Monthly Archives: November 2009

The other side of the pain pill abuse epidemic

Oregon’s The Bulletin has an interesting analysis of what it terms the “pain pill conundrum” – namely, the allegedly chilling effect the OxyContin abuse phenomenon has had on those who legitimately use prescription painkillers to treat chronic pain. The article claims that of the estimated 50 million Americans who suffer from chronic pain, “a staggering number” of those patients are having trouble getting the help they need, with doctors reluctant to prescribe opiates for fear of attracting the attention of law enforcement agencies. This has left many patients complaining they’re being treated like criminals or drug addicts, having to prove their innocence in order to get needed treatment, the article claims.

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Oxy replacing crack cocaine: Fla. county jail officials

WPBF 25, the local affiliate of MSNBC in Palm Beach, Fla., discusses the disturbing uptick in the number of female inmates at St. Lucie County Jail who are addicted to prescription painkillers like OxyContin in this article. Jail officials say the number of female inmates has risen from 12 to 18 percent in the last two years, and that 80 percent of them are incarcerated due to some connection with prescription painkillers. According to one official, “we’re seeing this painkiller medication replace crack cocaine. It’s very easy to get hold of, it’s highly addictive, it’s ruining lives, it’s killing people, we’re inundated by parents and friends calling and saying what can you do for my daughter and son, and we’re trying our best to do something about it, but it’s very difficult.”

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Oxy use overtakes Wisc. city

This article in the Lacrosse Tribune describes the prevalence of OxyContin abuse in La Crosse, Wisc., a city that borders the Mississippi River. The story notes that the 2004 National Institute on Drug Abuse’s Monitoring the Future survey found that 9.3 percent of 12th-graders reported using Vicodin without a prescription in the past year, and 5 percent reported using Oxycontin.

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Oxy leads to heroin in Milwaukee area

OxyContin abuse in affluent Waukesha County, near Milwaukee, Wisc., has led to a massive spike in heroin abuse, according to this investigative report by TMJ4.

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Prescription drug abuse surpasses illegal drugs in Ark. county

Prescription drug abuse in Lawrence County, Ark. has become more of a common problem than traditional drug crimes, such as possession of methamphetamine and other narcotics, reports. The problem has gotten so bad that the Lawrence County Sheriff’s Office is no longer accepting incident reports involving stolen prescription pills, because people have been using those reports to obtain more pills to sell, the site says.

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Ontario prepares for Oxy crackdown

In Ontario, Canada, the OxyContin abuse epidemic has become so severe that the province’s ministry of health is set to install strict new guidelines in how the painkiller is both prescribed and dispensed, according to this article in the Toronto Sun. Among other things, the government will require physicians to consider if a person has ever taken opioids previously before sending them off with a prescription and put more emphasis on whether pills should be prescribed to fulfill the need for a few days or a week instead of longer periods of time, the article says. A computer monitoring and tracking system is also being finalized to help monitor painkiller prescriptions. But critics have expressed skepticism about these measures, arguing that an emphasis on treatment, rehabilitation and education would be more effective, according to the article.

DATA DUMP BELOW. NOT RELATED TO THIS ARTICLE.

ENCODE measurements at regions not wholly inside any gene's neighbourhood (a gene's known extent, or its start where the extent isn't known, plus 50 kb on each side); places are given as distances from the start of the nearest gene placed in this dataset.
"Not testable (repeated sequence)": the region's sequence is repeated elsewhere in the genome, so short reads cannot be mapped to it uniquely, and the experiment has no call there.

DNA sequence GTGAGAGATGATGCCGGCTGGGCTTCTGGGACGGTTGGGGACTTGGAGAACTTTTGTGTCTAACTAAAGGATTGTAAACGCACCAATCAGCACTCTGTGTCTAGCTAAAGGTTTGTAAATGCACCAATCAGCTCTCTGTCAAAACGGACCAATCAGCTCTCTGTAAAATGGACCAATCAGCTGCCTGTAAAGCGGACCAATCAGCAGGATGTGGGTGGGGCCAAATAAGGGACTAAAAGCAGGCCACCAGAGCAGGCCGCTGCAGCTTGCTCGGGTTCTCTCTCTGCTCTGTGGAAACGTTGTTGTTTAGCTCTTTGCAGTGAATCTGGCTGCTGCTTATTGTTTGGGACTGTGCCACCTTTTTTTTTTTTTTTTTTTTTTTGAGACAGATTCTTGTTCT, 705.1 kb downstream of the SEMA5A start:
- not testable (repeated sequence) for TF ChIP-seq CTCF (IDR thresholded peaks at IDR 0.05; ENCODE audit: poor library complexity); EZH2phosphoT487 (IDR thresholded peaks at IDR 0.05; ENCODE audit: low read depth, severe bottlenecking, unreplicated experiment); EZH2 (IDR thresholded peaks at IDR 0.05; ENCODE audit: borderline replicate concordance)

Read more about Canada’s OxyContin troubles here.

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Heroin, Oxy use up among Ore. teens

Oregon has become the latest state to see a massive increase in heroin and OxyContin use among teens, reports. Heroin has become so popular because it is cheaper than Oxycontin and provides a more intense high, the news outlet says. A related TV segment accompanies the story.

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Tulsa family describes Oxy abuse to Dr. Phil

A family in Tulsa, Okla. has shared their story of OxyContin addiction with media personality Dr. Phil, according to this article on The 19-year-old son who has been addicted to Oxy headed straight to rehab after the show, and discusses how easily he was able to obtain the painkiller. Watch the new outlet’s TV coverage of the story here. Watch an excerpt from the Dr. Phil episode here.

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Parents of overdose victim push for tougher laws in Kan.

The parents of a Johnson County, Kan. teen who died of a heroin overdose after battling an OxyContin addiction share their story with KMBC-TV. They’re calling for tougher drug enforcement laws in light of the suburban Kansas City county’s growing heroin problem. The article also discusses the increasing numbers of teen heroin addicts in the county, saying that in nearly every case, high schoolers who overdosed on heroin started by popping prescription pills. An accompanying TV news report is linked to the story.

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Father, son share story of son’s opiate addiction

As this heartwrenching article highlights, heroin addiction often has its roots in OxyContin abuse. A father and son share the son’s story of opiate addiction, and talk about the Oxy-to-heroin phenomenon in Braintree, Mass. As Watchdog has previously reported, the state is currently in the throes of a severe OxyContin and heroin abuse epidemic.

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